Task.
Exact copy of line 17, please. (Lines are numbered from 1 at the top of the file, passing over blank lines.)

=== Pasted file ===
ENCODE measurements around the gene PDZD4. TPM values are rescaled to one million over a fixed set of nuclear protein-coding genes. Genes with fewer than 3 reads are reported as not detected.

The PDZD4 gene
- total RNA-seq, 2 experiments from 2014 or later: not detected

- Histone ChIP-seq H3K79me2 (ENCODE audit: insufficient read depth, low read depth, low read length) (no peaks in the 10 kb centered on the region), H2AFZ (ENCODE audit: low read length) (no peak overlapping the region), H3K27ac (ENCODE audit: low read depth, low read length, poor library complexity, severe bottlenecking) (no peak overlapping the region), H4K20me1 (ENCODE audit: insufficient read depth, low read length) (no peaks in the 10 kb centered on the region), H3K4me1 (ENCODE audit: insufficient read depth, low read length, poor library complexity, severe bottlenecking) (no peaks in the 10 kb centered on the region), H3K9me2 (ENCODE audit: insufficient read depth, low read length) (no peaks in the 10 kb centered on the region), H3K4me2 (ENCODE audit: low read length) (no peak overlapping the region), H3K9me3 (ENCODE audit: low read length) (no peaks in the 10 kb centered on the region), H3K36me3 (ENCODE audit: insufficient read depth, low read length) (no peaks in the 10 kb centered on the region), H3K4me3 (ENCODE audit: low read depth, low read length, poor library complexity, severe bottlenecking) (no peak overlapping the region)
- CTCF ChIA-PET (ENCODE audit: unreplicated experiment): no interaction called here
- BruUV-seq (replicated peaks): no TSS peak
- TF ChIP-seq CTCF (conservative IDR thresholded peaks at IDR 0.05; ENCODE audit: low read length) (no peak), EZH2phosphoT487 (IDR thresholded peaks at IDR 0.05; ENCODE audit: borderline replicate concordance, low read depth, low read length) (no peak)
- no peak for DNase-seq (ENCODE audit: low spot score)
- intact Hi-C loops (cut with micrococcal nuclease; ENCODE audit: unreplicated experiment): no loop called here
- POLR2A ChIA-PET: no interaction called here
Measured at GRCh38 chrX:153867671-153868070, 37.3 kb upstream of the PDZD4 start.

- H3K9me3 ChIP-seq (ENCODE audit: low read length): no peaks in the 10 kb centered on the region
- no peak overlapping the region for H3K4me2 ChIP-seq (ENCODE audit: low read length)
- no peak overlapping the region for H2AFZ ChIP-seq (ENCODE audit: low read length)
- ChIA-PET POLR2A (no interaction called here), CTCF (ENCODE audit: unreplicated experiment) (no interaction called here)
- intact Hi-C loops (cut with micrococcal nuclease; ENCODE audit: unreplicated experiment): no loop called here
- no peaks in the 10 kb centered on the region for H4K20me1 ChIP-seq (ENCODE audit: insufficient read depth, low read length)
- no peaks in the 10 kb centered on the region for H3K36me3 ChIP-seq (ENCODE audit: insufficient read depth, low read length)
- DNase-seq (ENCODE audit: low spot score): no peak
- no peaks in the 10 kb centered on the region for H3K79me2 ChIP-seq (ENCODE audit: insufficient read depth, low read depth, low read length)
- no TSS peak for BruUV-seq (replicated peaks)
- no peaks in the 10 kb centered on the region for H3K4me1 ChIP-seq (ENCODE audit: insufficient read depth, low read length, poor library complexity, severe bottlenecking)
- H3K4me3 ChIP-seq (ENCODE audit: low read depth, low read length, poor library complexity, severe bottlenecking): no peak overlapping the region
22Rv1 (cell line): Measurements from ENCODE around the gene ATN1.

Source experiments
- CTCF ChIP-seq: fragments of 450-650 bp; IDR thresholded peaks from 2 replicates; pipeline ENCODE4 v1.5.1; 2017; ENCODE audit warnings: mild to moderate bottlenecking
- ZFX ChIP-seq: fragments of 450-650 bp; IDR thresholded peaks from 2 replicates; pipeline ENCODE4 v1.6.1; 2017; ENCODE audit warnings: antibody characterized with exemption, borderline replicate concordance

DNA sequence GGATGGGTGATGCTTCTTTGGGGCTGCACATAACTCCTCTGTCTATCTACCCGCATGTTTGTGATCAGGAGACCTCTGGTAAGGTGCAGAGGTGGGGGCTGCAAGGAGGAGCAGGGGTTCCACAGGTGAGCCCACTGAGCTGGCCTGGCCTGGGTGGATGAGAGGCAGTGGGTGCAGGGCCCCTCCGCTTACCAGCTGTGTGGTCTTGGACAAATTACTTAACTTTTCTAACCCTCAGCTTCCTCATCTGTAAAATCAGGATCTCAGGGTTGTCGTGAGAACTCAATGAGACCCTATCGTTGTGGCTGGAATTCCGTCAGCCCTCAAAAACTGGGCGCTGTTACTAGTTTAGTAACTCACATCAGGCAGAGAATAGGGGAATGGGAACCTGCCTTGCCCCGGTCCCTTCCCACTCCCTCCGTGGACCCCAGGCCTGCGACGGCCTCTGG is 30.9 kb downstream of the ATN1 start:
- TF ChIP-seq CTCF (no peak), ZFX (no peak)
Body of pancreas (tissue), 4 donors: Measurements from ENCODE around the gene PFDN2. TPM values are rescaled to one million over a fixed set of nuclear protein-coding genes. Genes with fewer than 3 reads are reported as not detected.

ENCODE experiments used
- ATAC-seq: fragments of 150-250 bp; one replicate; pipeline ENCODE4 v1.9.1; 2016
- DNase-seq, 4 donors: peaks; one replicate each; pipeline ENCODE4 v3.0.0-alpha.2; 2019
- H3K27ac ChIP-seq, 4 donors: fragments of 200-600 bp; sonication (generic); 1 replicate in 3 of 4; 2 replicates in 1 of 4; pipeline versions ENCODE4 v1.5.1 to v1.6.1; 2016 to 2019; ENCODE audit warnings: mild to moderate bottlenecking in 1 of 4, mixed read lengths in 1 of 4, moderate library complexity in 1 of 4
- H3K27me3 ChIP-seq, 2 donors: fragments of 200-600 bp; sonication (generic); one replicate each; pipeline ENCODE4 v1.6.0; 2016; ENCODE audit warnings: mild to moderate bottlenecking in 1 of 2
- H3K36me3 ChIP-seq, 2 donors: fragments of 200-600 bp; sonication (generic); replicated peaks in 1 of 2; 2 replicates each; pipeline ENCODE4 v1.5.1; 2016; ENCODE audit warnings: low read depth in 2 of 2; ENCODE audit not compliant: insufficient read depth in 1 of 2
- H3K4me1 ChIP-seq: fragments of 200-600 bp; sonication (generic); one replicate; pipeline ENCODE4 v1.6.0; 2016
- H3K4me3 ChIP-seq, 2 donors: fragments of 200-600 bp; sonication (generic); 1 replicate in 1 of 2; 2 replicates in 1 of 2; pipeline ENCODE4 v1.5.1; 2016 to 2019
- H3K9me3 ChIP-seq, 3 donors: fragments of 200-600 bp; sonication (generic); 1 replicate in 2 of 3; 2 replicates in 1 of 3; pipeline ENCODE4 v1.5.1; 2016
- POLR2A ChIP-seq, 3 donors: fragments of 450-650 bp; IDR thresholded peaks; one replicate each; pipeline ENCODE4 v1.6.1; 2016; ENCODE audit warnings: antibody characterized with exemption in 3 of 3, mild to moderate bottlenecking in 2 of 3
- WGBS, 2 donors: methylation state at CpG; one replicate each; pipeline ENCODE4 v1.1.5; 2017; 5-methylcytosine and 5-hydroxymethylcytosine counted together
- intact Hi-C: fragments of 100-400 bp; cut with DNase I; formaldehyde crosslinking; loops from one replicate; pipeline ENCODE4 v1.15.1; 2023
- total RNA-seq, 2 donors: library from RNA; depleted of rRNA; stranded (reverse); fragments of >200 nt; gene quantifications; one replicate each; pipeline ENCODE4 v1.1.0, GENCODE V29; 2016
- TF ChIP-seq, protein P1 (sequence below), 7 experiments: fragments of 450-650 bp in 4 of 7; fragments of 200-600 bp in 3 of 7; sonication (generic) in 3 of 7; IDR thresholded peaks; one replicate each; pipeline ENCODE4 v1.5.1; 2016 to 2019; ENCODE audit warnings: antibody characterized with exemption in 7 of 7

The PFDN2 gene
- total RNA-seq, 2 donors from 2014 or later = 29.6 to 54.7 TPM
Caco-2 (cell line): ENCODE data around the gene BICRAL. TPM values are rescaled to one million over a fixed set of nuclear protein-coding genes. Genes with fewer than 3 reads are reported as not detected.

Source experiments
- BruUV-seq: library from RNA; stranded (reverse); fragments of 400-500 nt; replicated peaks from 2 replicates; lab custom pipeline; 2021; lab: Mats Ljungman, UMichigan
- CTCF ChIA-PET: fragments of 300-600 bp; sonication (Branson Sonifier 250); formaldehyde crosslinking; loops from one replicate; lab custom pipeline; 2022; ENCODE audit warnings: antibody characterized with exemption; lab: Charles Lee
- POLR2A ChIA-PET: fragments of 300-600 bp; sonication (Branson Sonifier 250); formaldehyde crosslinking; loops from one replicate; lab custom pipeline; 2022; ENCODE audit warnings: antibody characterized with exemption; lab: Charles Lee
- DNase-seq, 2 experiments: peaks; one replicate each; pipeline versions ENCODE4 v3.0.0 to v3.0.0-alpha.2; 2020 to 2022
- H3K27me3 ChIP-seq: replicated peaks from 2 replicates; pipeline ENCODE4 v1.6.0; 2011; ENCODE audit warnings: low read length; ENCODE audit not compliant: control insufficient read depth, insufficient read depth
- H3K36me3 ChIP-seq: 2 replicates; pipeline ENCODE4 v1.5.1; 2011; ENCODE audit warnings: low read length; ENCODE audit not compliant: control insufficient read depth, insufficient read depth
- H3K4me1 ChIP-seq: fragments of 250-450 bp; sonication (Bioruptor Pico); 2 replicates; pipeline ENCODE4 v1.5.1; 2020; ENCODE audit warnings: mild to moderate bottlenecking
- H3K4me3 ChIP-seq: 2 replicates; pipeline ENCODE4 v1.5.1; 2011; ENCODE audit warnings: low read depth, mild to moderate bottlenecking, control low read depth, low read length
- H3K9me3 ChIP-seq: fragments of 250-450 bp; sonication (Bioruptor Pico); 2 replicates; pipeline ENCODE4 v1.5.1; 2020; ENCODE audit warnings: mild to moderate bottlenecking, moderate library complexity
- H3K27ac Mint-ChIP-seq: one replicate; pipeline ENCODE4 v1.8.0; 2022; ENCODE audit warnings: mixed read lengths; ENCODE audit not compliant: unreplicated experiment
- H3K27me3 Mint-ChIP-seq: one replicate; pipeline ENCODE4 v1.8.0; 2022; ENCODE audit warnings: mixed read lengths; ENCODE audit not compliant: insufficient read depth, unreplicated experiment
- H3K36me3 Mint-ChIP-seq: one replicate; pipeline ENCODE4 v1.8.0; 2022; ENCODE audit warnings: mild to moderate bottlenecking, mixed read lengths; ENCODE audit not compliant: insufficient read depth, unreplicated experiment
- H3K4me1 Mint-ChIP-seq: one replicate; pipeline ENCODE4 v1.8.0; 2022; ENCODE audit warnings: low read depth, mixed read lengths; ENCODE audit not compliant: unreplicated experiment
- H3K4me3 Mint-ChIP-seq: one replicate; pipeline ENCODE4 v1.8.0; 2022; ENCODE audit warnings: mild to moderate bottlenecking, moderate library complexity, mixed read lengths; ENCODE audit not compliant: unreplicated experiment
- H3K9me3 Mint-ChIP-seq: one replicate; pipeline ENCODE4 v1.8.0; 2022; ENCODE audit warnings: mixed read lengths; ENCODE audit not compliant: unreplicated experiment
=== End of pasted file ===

- no peaks in the 10 kb centered on the region for H4K20me1 ChIP-seq (ENCODE audit: insufficient read depth, low read length)